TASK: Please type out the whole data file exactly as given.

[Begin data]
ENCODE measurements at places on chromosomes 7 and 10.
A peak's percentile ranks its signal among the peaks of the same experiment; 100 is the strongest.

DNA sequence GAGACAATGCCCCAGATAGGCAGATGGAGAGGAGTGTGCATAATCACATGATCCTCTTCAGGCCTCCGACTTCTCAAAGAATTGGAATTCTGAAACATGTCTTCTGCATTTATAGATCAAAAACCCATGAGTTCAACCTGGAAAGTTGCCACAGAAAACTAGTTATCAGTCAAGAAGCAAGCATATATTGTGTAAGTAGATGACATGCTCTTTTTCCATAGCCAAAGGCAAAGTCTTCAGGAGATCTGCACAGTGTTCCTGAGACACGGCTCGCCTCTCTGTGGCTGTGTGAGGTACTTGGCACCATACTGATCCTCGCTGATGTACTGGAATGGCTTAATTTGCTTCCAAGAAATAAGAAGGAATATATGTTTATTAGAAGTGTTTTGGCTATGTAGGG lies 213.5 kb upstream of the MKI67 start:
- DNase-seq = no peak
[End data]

ENCODE measurements at places on chromosomes 7 and 10.
A peak's percentile ranks its signal among the peaks of the same experiment; 100 is the strongest.

DNA sequence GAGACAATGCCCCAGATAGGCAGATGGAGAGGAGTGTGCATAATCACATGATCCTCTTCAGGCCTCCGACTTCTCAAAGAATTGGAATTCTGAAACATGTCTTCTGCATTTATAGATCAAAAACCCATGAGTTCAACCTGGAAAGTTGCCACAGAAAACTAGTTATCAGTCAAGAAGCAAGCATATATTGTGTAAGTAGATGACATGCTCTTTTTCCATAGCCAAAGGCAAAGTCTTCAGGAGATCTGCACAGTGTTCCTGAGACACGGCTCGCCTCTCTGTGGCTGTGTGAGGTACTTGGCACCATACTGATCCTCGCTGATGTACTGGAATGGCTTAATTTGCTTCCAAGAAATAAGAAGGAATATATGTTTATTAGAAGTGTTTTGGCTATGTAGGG lies 213.5 kb upstream of the MKI67 start:
- DNase-seq = no peak